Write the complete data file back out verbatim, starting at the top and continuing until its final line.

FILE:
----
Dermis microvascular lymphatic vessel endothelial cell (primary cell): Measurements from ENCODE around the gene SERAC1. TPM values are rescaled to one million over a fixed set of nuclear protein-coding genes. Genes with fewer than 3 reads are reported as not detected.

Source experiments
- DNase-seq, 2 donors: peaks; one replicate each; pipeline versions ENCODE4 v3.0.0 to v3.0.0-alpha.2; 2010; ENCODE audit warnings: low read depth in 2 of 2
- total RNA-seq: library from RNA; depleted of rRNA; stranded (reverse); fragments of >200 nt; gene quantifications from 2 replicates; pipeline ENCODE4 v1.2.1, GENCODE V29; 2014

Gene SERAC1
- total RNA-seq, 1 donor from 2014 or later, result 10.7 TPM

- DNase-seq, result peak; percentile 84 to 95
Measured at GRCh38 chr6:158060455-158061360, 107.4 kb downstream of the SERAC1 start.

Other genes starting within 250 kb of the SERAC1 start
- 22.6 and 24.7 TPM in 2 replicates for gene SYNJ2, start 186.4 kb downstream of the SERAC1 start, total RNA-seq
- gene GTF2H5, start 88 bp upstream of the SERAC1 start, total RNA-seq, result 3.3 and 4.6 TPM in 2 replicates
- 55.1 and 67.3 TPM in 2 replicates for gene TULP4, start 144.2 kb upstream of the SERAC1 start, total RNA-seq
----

Dermis microvascular lymphatic vessel endothelial cell (primary cell): Measurements from ENCODE around the gene SERAC1. TPM values are rescaled to one million over a fixed set of nuclear protein-coding genes. Genes with fewer than 3 reads are reported as not detected.

Source experiments
- DNase-seq, 2 donors: peaks; one replicate each; pipeline versions ENCODE4 v3.0.0 to v3.0.0-alpha.2; 2010; ENCODE audit warnings: low read depth in 2 of 2
- total RNA-seq: library from RNA; depleted of rRNA; stranded (reverse); fragments of >200 nt; gene quantifications from 2 replicates; pipeline ENCODE4 v1.2.1, GENCODE V29; 2014

Gene SERAC1
- total RNA-seq, 1 donor from 2014 or later, result 10.7 TPM

- DNase-seq, result peak; percentile 84 to 95
Measured at GRCh38 chr6:158060455-158061360, 107.4 kb downstream of the SERAC1 start.

Other genes starting within 250 kb of the SERAC1 start
- 22.6 and 24.7 TPM in 2 replicates for gene SYNJ2, start 186.4 kb downstream of the SERAC1 start, total RNA-seq
- gene GTF2H5, start 88 bp upstream of the SERAC1 start, total RNA-seq, result 3.3 and 4.6 TPM in 2 replicates
- 55.1 and 67.3 TPM in 2 replicates for gene TULP4, start 144.2 kb upstream of the SERAC1 start, total RNA-seq